Earth Day 2017

Each year, the AES Middle School celebrates Earth Day in some manner.​ This year we took a full week to celebrate the Earth and ended with a March for Science on campus on Friday, April 21st.

Official Earth Day Theme
This year, the Earth Day Network has partnered with the March for Science (#sciencemarch and #marchforscience)​. The theme for this year’s official event on April 22nd​ was Environmental and Climate Literacy. At AES, that meant building on our strong science curricular foundation, encouraging our students to think about the environmental issues that are important to them, and helping our students find a way to actively be ‘responsible, compassionate global citizens’.

Opening Assembly
The week leading up to Earth Week, the Green Team created a short video to inspire and get the middle school to start thinking about Earth Week.

We then kicked off the week with an opening assembly led by our student Green Team. We had two distinguished guests – Mr. Kamal Meattle, from the Climate Reality Project (check out his great Ted Talk below) and Mr. George Sibley, the Minister-Council for Economic, Environment, Science and Technology Affairs at the US Embassy.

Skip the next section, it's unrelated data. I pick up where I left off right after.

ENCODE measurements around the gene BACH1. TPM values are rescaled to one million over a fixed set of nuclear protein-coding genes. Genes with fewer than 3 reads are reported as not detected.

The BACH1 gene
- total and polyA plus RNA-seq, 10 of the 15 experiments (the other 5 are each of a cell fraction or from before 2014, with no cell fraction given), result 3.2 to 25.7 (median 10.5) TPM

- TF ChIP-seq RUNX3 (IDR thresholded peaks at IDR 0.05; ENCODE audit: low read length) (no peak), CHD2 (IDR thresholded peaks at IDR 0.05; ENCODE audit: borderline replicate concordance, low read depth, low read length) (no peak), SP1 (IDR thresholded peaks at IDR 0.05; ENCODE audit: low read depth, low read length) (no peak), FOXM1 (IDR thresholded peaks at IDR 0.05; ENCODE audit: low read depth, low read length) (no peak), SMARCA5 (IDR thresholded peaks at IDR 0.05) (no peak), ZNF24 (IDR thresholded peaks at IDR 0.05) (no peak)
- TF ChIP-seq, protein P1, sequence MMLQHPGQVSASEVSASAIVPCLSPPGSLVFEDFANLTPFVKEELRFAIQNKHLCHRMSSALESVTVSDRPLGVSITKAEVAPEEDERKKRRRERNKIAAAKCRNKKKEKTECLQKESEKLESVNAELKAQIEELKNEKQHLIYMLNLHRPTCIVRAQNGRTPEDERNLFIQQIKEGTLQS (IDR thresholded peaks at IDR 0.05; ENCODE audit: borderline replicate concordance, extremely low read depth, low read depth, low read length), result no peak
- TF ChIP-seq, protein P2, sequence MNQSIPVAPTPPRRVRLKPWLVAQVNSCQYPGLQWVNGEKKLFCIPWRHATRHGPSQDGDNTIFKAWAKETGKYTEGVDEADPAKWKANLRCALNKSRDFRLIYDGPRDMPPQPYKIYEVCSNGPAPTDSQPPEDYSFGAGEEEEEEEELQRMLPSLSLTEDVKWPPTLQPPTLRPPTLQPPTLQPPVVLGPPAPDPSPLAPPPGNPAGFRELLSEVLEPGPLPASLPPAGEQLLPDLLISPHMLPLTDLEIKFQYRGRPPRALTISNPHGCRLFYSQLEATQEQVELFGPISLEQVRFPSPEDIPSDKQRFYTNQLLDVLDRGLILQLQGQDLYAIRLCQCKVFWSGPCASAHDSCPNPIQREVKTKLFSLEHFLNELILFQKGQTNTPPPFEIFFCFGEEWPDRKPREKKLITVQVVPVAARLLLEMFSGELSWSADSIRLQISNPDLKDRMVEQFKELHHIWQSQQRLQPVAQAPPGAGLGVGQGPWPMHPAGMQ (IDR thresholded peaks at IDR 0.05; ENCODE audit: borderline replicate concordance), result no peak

Photos from our opening assembly for Earth Week, led by student Green Team. It also included guests: Mr. Meattle and Mr. Sibley.

Advisory
Throughout the week, students worked on CREATING something that helped them to advocate about the environment or science. This included posters, digital art, and poetry.

Students and teachers used 3 advisory sessions to CREATE related to their Earth Day topic of choice.

A couple of samples of students creating art that speaks to what they care about related to science/environment.

March for Science
On Friday, the Elementary School and Middle School, along with parents and administrators and some invited guests Marched for Science on our school’s campus to advocate and raise awareness about Environmental Literacy. We used the Official March for Science hashtag — #sciencemarch & #marchforscience and also our own hashtag — AES March for Science — #aessciencemarch It was a great morning, with positive energy and lots of passion for science and the environment!